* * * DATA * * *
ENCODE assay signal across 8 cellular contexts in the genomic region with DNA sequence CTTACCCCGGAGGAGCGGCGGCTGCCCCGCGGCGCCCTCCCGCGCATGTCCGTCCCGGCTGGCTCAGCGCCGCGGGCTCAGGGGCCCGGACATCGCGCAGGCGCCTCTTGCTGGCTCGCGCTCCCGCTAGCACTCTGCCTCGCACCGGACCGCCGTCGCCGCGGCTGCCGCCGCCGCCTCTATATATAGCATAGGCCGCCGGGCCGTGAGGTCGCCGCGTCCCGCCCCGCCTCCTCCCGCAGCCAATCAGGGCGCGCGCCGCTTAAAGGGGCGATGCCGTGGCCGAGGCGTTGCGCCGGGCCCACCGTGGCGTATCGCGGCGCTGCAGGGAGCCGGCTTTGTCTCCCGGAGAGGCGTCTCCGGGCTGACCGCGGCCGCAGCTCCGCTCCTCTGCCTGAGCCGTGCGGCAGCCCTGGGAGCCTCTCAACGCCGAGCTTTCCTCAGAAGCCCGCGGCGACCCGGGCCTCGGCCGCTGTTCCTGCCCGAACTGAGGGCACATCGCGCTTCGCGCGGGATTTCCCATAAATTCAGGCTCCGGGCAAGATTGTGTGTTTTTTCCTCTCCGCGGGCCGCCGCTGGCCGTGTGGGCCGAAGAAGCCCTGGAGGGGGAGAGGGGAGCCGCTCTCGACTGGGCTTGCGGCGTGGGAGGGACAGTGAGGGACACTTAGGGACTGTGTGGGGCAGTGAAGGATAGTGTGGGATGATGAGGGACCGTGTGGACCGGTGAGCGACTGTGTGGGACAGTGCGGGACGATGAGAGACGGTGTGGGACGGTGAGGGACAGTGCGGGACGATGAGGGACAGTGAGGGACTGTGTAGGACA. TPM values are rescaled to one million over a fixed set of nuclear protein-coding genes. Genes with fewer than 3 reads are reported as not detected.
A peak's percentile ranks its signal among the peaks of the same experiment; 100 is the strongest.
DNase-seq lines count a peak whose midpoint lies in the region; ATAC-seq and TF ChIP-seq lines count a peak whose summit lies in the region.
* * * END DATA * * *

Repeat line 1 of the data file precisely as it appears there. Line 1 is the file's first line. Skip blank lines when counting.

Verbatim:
ENCODE assay signal across 8 cellular contexts in the genomic region with DNA sequence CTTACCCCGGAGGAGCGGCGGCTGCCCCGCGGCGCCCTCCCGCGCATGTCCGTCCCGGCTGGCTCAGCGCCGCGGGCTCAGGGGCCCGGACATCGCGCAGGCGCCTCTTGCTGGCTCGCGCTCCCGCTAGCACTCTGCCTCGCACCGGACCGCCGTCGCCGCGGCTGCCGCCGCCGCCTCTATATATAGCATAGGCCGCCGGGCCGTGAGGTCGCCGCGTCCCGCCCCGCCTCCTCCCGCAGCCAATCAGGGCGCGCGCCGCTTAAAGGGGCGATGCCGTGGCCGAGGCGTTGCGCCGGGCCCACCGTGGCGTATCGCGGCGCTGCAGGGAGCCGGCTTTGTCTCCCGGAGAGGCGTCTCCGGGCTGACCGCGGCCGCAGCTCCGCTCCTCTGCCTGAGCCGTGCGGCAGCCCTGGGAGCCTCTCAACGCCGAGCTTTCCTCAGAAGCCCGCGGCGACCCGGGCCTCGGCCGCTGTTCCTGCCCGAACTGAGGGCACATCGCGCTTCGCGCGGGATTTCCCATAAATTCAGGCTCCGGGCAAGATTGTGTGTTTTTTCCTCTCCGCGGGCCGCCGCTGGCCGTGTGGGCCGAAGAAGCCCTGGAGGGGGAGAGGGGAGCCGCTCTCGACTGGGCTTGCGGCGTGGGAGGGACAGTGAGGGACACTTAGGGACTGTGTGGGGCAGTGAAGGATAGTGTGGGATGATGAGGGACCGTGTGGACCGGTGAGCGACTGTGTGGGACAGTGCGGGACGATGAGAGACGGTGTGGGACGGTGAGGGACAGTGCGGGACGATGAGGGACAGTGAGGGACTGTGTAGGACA. TPM values are rescaled to one million over a fixed set of nuclear protein-coding genes. Genes with fewer than 3 reads are reported as not detected.